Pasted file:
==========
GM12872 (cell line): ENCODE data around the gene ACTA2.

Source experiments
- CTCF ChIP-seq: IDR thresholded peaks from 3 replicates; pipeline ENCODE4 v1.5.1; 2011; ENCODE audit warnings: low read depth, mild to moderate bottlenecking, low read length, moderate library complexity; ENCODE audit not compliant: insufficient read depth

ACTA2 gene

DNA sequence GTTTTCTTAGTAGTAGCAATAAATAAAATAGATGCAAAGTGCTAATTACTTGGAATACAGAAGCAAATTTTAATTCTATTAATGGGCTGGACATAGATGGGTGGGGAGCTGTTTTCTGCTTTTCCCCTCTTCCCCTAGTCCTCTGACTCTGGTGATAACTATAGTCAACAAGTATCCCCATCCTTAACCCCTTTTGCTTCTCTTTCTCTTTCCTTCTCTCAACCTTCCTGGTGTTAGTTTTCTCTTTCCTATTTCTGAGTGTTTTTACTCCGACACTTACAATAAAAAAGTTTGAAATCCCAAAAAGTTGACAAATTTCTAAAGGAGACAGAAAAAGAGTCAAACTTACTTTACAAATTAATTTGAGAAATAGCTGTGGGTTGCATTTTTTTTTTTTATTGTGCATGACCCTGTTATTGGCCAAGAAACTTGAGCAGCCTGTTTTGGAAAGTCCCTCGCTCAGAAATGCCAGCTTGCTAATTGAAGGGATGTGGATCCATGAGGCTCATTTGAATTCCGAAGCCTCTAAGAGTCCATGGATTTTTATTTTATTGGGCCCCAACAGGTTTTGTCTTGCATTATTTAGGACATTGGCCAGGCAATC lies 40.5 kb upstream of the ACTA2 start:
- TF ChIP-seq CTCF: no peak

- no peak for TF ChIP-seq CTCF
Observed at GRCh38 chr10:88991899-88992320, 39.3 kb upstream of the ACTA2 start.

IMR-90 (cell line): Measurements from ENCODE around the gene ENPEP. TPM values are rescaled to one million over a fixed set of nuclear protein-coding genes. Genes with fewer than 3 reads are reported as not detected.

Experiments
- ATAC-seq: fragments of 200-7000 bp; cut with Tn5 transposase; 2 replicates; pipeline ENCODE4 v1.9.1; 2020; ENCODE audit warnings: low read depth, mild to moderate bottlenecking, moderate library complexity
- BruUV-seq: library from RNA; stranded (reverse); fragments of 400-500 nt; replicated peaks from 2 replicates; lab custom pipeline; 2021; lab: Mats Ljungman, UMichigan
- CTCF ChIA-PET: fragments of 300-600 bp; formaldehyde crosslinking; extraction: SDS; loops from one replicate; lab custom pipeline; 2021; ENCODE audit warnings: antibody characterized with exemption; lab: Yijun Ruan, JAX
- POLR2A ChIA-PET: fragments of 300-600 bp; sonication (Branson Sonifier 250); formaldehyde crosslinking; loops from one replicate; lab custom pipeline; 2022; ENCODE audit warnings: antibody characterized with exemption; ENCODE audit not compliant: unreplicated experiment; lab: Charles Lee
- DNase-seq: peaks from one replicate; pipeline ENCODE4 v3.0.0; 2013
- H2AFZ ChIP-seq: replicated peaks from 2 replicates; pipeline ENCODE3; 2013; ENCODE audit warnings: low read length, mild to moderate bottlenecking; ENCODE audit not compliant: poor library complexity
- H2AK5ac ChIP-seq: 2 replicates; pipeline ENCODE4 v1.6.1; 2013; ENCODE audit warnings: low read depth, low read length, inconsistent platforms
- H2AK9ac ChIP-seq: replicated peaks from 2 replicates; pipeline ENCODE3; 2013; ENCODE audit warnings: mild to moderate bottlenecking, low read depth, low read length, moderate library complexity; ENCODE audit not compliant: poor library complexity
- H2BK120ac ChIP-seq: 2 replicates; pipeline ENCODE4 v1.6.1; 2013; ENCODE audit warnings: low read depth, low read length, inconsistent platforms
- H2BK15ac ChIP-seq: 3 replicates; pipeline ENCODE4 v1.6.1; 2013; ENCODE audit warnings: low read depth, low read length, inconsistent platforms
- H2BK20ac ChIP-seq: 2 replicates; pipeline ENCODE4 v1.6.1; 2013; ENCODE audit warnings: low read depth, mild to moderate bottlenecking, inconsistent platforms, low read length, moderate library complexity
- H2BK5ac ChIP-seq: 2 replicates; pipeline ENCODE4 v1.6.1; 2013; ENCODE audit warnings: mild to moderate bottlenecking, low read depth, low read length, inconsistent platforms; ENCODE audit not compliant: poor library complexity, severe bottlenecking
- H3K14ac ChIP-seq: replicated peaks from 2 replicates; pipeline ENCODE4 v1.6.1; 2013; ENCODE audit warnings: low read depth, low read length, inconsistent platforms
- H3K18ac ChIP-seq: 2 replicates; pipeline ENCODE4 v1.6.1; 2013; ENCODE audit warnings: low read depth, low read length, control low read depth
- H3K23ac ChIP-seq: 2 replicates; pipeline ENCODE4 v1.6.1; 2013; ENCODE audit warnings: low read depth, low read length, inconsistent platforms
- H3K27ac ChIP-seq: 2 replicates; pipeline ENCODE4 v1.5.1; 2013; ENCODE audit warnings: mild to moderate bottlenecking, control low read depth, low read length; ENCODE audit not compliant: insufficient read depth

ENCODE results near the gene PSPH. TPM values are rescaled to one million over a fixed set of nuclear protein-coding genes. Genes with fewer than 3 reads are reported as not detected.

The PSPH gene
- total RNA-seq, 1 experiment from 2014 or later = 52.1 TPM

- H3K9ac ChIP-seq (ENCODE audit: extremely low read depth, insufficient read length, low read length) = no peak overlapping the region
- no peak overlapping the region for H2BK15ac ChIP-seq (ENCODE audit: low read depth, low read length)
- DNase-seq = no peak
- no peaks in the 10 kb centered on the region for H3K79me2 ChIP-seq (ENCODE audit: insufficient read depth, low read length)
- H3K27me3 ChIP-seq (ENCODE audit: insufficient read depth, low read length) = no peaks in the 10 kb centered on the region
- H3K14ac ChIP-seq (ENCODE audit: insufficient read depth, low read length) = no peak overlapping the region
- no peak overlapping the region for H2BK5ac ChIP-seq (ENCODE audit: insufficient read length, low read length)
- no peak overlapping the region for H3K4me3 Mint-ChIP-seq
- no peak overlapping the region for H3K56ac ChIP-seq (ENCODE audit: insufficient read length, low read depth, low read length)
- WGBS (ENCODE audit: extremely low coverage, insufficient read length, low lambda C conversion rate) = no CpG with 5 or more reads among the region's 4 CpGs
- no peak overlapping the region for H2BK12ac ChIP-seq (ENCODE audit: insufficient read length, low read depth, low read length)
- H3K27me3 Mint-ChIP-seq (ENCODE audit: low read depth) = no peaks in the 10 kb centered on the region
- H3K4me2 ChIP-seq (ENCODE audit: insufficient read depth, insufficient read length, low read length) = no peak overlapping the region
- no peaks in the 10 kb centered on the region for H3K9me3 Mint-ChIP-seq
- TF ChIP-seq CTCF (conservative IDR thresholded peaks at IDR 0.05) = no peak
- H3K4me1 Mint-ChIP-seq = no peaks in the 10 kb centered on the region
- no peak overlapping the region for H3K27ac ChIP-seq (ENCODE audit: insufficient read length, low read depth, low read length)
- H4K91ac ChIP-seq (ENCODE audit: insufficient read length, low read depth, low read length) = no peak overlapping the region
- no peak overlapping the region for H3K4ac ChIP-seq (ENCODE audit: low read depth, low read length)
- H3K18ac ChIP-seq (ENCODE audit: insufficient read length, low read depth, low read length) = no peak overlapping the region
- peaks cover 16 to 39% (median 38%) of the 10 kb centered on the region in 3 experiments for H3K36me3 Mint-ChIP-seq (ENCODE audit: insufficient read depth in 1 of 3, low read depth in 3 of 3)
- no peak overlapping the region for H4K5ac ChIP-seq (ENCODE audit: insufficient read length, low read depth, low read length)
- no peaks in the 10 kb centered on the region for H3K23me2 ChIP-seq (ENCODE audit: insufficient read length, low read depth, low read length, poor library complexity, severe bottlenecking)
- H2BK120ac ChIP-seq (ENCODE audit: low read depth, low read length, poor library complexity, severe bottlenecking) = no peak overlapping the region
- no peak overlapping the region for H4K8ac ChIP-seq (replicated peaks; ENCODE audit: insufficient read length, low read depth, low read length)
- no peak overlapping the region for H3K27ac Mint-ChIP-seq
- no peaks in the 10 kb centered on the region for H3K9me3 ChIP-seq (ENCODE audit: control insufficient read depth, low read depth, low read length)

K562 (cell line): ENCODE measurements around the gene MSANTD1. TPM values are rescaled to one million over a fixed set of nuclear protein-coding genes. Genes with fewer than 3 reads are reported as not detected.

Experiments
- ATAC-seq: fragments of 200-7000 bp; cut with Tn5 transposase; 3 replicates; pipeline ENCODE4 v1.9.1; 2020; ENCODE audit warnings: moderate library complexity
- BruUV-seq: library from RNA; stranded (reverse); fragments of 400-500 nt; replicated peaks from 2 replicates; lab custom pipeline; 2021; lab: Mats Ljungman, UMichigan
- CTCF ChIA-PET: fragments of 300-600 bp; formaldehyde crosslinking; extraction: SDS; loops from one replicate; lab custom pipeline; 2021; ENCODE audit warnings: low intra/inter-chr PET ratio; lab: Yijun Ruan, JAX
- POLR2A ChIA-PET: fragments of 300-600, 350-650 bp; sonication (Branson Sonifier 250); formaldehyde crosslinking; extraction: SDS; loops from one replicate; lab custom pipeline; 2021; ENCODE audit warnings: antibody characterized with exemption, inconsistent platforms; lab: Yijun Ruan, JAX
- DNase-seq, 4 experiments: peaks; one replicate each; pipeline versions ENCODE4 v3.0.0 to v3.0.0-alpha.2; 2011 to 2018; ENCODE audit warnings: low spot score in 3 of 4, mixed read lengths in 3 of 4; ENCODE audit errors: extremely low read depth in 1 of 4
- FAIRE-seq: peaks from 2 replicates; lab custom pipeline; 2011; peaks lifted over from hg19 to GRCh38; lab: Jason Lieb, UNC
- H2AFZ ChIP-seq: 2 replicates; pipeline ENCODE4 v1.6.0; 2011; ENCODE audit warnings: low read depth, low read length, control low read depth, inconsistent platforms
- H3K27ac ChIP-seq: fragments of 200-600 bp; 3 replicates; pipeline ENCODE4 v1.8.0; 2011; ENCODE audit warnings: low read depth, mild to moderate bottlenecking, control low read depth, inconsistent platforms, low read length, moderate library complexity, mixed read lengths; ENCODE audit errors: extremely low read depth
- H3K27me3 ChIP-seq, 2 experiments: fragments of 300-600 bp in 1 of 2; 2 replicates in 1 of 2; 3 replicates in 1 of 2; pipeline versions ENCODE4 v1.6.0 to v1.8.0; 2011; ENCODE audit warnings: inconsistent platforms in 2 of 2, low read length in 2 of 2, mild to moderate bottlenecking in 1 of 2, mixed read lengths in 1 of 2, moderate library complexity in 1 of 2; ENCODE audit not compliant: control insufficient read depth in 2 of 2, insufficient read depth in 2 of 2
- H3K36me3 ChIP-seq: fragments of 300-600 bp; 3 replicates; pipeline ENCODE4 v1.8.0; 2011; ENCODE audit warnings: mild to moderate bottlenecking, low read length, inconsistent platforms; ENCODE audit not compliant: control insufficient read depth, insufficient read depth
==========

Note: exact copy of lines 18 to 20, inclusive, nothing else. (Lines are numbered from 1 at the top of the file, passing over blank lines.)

- H2AK9ac ChIP-seq: replicated peaks from 2 replicates; pipeline ENCODE3; 2013; ENCODE audit warnings: mild to moderate bottlenecking, low read depth, low read length, moderate library complexity; ENCODE audit not compliant: poor library complexity
- H2BK120ac ChIP-seq: 2 replicates; pipeline ENCODE4 v1.6.1; 2013; ENCODE audit warnings: low read depth, low read length, inconsistent platforms
- H2BK15ac ChIP-seq: 3 replicates; pipeline ENCODE4 v1.6.1; 2013; ENCODE audit warnings: low read depth, low read length, inconsistent platforms